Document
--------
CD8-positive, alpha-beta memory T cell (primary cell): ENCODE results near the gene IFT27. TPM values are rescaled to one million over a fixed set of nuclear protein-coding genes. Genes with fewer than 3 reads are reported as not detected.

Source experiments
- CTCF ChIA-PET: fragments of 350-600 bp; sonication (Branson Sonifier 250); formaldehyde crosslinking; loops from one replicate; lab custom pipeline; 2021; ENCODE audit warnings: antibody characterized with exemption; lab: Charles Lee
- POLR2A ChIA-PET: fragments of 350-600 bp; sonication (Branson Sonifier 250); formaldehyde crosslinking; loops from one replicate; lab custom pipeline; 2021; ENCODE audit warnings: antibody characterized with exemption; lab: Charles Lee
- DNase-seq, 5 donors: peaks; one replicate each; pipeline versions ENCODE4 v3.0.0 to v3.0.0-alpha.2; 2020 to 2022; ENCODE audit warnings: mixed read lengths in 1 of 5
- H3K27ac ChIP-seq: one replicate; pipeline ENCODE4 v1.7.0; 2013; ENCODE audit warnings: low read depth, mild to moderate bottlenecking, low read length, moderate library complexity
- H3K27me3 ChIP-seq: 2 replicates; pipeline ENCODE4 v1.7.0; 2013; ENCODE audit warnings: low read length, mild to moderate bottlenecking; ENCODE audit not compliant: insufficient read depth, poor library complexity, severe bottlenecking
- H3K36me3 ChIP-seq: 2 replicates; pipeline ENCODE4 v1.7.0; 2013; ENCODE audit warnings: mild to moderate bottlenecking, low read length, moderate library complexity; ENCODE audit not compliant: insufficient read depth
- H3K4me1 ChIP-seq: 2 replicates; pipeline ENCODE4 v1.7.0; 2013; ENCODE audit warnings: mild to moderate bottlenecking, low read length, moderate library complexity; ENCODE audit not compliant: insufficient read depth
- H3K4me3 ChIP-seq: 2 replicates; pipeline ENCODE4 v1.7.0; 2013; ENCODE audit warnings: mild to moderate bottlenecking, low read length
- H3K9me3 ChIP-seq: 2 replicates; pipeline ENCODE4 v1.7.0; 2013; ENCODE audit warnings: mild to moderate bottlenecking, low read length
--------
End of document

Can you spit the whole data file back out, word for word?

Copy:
CD8-positive, alpha-beta memory T cell (primary cell): ENCODE results near the gene IFT27. TPM values are rescaled to one million over a fixed set of nuclear protein-coding genes. Genes with fewer than 3 reads are reported as not detected.

Source experiments
- CTCF ChIA-PET: fragments of 350-600 bp; sonication (Branson Sonifier 250); formaldehyde crosslinking; loops from one replicate; lab custom pipeline; 2021; ENCODE audit warnings: antibody characterized with exemption; lab: Charles Lee
- POLR2A ChIA-PET: fragments of 350-600 bp; sonication (Branson Sonifier 250); formaldehyde crosslinking; loops from one replicate; lab custom pipeline; 2021; ENCODE audit warnings: antibody characterized with exemption; lab: Charles Lee
- DNase-seq, 5 donors: peaks; one replicate each; pipeline versions ENCODE4 v3.0.0 to v3.0.0-alpha.2; 2020 to 2022; ENCODE audit warnings: mixed read lengths in 1 of 5
- H3K27ac ChIP-seq: one replicate; pipeline ENCODE4 v1.7.0; 2013; ENCODE audit warnings: low read depth, mild to moderate bottlenecking, low read length, moderate library complexity
- H3K27me3 ChIP-seq: 2 replicates; pipeline ENCODE4 v1.7.0; 2013; ENCODE audit warnings: low read length, mild to moderate bottlenecking; ENCODE audit not compliant: insufficient read depth, poor library complexity, severe bottlenecking
- H3K36me3 ChIP-seq: 2 replicates; pipeline ENCODE4 v1.7.0; 2013; ENCODE audit warnings: mild to moderate bottlenecking, low read length, moderate library complexity; ENCODE audit not compliant: insufficient read depth
- H3K4me1 ChIP-seq: 2 replicates; pipeline ENCODE4 v1.7.0; 2013; ENCODE audit warnings: mild to moderate bottlenecking, low read length, moderate library complexity; ENCODE audit not compliant: insufficient read depth
- H3K4me3 ChIP-seq: 2 replicates; pipeline ENCODE4 v1.7.0; 2013; ENCODE audit warnings: mild to moderate bottlenecking, low read length
- H3K9me3 ChIP-seq: 2 replicates; pipeline ENCODE4 v1.7.0; 2013; ENCODE audit warnings: mild to moderate bottlenecking, low read length